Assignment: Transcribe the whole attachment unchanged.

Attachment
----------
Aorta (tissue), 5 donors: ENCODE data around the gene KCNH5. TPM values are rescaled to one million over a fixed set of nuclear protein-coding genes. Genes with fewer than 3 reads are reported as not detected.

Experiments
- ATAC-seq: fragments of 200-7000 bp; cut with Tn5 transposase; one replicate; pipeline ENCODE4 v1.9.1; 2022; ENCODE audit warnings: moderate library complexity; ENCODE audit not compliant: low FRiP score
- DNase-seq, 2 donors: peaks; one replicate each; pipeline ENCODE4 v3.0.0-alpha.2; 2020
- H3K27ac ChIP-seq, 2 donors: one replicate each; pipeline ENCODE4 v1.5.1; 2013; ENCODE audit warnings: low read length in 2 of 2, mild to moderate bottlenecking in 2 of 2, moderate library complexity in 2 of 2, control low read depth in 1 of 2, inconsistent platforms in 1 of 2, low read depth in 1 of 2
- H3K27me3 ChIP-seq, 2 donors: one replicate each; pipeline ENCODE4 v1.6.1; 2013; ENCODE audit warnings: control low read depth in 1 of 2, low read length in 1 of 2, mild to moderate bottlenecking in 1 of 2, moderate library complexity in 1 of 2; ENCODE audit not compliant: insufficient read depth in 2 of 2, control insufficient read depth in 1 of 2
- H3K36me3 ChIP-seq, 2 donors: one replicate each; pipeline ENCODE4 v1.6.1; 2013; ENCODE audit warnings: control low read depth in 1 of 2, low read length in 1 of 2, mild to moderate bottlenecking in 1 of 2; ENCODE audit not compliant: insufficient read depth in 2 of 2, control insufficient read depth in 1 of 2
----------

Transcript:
Aorta (tissue), 5 donors: ENCODE data around the gene KCNH5. TPM values are rescaled to one million over a fixed set of nuclear protein-coding genes. Genes with fewer than 3 reads are reported as not detected.

Experiments
- ATAC-seq: fragments of 200-7000 bp; cut with Tn5 transposase; one replicate; pipeline ENCODE4 v1.9.1; 2022; ENCODE audit warnings: moderate library complexity; ENCODE audit not compliant: low FRiP score
- DNase-seq, 2 donors: peaks; one replicate each; pipeline ENCODE4 v3.0.0-alpha.2; 2020
- H3K27ac ChIP-seq, 2 donors: one replicate each; pipeline ENCODE4 v1.5.1; 2013; ENCODE audit warnings: low read length in 2 of 2, mild to moderate bottlenecking in 2 of 2, moderate library complexity in 2 of 2, control low read depth in 1 of 2, inconsistent platforms in 1 of 2, low read depth in 1 of 2
- H3K27me3 ChIP-seq, 2 donors: one replicate each; pipeline ENCODE4 v1.6.1; 2013; ENCODE audit warnings: control low read depth in 1 of 2, low read length in 1 of 2, mild to moderate bottlenecking in 1 of 2, moderate library complexity in 1 of 2; ENCODE audit not compliant: insufficient read depth in 2 of 2, control insufficient read depth in 1 of 2
- H3K36me3 ChIP-seq, 2 donors: one replicate each; pipeline ENCODE4 v1.6.1; 2013; ENCODE audit warnings: control low read depth in 1 of 2, low read length in 1 of 2, mild to moderate bottlenecking in 1 of 2; ENCODE audit not compliant: insufficient read depth in 2 of 2, control insufficient read depth in 1 of 2